How Python does Compile-time and Run-time code checking?

Hi, I want to know How Python does Compile-time and Run-time code checking

I don’t even know if Jhon is reading these replies, or if he is even a
person, rather than a bot. Every question is the exact same format:

"Hi, I want to know "

and I don’t think I’ve ever seen Jhon respond, or acknowledge our
replies, or say thank you. Jhon, if you’re reading this, it would be
nice if you actually talked to us like a human being occasionally.

But for the benefit of anyone else reading this thread…

Python does no compile time code checking except to check if the code is
syntactically valid. So even code which is obviously meaningless will
compile, so long as it obeys the syntax rules:

(1.25).upper()  # Floats have no method "upper"

"spam and eggs".find(23)  # argument to "find" cannot be an int

x = 23 + None  # None does not support addition

The Python compiler is intentionally very simple-minded. It does very
little analysis of the code. However there exist a number of third-party
linters and other code-checkers which will check for many different
sorts of code issues, such as:

  • static (compile time) type errors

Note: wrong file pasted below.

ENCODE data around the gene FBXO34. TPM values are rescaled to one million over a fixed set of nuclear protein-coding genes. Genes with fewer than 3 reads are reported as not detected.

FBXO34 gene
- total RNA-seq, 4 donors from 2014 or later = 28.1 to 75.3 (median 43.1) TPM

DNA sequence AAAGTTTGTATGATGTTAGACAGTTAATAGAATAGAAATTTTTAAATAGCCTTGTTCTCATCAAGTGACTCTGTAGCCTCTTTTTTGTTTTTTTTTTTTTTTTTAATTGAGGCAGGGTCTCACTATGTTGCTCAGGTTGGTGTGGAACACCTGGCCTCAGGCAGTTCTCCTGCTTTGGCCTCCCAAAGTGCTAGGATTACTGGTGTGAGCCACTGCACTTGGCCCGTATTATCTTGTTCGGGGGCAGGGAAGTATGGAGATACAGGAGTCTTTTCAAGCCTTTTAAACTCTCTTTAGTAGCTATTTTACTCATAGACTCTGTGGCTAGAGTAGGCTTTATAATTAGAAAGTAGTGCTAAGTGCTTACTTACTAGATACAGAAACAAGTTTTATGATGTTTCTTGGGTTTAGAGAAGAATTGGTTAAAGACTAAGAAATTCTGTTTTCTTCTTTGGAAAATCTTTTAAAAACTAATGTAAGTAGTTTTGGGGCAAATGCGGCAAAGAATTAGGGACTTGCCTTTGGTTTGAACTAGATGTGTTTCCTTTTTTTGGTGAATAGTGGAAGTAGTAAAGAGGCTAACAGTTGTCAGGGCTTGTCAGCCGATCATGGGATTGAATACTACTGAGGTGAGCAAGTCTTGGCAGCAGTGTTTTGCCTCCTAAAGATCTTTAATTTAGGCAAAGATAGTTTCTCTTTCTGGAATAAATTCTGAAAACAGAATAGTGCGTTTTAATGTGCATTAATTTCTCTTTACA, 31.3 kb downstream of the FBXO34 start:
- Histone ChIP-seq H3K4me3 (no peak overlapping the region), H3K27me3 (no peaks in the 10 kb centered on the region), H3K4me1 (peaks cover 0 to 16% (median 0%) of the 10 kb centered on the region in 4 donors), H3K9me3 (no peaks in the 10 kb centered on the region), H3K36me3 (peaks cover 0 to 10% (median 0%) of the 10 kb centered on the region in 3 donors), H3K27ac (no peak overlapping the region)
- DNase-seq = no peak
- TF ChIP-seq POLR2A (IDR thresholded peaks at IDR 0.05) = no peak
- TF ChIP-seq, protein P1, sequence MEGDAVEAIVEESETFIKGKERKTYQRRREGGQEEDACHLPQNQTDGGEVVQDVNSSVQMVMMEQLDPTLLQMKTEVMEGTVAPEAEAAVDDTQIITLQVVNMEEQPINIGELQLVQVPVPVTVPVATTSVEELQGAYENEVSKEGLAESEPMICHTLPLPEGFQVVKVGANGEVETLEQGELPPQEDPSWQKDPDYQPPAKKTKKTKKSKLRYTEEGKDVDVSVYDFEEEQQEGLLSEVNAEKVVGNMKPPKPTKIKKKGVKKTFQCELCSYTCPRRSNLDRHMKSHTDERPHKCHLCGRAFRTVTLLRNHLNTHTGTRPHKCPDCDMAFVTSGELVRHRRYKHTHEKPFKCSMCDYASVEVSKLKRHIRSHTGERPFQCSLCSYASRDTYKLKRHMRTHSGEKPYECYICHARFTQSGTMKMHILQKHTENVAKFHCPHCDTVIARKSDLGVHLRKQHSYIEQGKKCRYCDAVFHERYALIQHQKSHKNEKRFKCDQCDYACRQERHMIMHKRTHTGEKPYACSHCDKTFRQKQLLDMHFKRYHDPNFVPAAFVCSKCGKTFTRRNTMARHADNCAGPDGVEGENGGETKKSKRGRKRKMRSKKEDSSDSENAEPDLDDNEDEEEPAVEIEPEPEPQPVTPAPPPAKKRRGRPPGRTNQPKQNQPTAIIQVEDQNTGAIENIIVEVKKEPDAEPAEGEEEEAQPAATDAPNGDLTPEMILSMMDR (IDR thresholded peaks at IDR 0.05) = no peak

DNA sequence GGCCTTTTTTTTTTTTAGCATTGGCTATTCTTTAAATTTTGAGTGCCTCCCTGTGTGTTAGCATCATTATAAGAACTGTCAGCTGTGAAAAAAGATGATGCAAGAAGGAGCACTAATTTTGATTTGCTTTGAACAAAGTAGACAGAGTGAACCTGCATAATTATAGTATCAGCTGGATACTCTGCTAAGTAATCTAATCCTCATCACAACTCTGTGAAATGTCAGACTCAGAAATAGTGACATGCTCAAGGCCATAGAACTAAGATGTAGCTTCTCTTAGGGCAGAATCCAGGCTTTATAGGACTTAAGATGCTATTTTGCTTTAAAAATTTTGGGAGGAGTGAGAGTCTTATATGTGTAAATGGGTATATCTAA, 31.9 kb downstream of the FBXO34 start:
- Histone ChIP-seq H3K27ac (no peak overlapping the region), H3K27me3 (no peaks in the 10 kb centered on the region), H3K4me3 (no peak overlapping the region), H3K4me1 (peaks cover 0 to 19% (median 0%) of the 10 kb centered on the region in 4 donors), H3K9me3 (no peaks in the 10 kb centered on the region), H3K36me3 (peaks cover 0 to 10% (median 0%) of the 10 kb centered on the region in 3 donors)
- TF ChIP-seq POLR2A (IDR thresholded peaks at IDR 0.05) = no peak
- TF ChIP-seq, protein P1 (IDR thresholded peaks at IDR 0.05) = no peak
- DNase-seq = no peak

• wrong number of arguments
  • impossible method calls
  • misspelled names
  • bad code style
  • compliance to coding styles
  • unused or dead code
  • test coverage
  • security flaws
  • code complexity
  • duplicate code

etc. Search for Python linters to see more:

At runtime, Python built-in functions are capable of doing full dynamic
type-checking, usually by attempting an operation and allowing it to
fail safely with an exception, rather than crashing the computer,
corrupting memory or having a segmentation fault. Usually you will get a
TypeError or AttributeError.

Some Python operations will test for error conditions ahead of time,
with isinstance, issubclass, or other runtime checks. And of course
code you write yourself can test for any condition you want.

To learn more about the difference between compile-time and run-time
type checking, you can read this:

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